Secretary Kerry, and some others, have begun referring the militant jihadist group as “al Daesh,” an acronym from the true Arabic name ad-Dawlah al-Islāmiyah fī 'l-ʿIrāq wa-sh-Shām, which is largely unpronounceable to the Western tongue. Abu al Baghdadi, the self-proclaimed caliph, and his followers accept the full name, but reportedly do not like the shortened acronym. Abu al Baghdadi calls his domain the “Islamic State,” or IS, a term or abbreviation that none of the Western allies have adopted.

While I personally prefer the historical panache of ISIL, even though not geographically accurate, I would lean towards “al Daesh” if it picks up steam and becomes generally accepted. At the present time, this is not happening, for the term, whenever used, continues to draw blank stares.

All this leaves me with The Old Gray Lady, and her unswerving insistence on ISIS with no periods. But then, all said, this is pretty good company.

Growing richer

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A guest opinion in a recent issue of The Idaho Statesman suggests that minimum wage laws are an anathema to a free market society, destined to result in economic ruin for us all. The article is a recitation of hard right theology dressed up to look like sound economic theory, but is really unadulterated poppycock.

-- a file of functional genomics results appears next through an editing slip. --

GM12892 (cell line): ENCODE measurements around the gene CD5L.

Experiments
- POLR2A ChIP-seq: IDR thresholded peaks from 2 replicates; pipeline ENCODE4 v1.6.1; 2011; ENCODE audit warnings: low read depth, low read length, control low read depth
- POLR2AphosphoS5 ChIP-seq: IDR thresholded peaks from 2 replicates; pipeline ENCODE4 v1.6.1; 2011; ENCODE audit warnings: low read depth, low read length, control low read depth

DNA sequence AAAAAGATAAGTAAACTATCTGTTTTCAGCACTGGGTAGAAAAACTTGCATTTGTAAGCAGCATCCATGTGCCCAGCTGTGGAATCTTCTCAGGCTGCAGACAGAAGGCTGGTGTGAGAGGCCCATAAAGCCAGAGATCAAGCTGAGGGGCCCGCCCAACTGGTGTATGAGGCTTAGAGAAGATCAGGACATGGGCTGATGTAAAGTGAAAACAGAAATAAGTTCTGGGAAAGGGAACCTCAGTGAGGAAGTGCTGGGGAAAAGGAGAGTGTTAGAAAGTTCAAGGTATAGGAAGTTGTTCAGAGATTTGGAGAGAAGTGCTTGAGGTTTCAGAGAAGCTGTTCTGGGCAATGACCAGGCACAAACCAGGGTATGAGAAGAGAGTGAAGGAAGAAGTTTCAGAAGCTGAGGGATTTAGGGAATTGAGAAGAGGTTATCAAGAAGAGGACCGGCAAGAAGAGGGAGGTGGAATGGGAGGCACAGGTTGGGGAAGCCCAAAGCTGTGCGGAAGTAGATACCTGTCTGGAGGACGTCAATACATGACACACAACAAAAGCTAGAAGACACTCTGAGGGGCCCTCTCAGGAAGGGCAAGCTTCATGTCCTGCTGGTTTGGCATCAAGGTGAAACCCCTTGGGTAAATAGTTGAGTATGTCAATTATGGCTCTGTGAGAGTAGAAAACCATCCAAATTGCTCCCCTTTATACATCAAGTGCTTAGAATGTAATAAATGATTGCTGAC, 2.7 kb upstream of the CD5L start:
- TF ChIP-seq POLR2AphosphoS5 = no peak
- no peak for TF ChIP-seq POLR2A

First dose of balderdash is the claim that the higher the price of labor, the lower the demand for it will be. This phony theorem is advanced to support the argument that increasing the guaranteed minimum wage will cause a correlative decrease in employment. The contention is, in a word, nonsense. It comes from substituting labels and torturing the basic supply and demand curve, which does hold that where supply is fixed, the higher the price of goods, the lower the demand. However, when measuring the cost of labor, the supply and demand curve usually has no application.

Generally, the cost of labor is a made up of a combination of elements, starting with the fluidity of the labor pool combined with functions of scarcity and specialty, and overlaid with the options open to the individual worker. This means that where there are few laborers available to accomplish the tasks demanded, the cost goes up. This was demonstrated in the shale oil fields of the Midwest where pay rates skyrocketed when the fields were first opened with (relatively) few laborers in the area. As workers flocked to the oil fields, and as the pool of available workers grew, the pay rates normalized somewhat. Then, as the price of crude plummeted, and as some owners began taking shale wells off production, the demand for labor dropped precipitously. Unemployment arrived in some areas, and pay rates plummeted further. The point to take away here is that demand drives the cost of labor – not the other way around.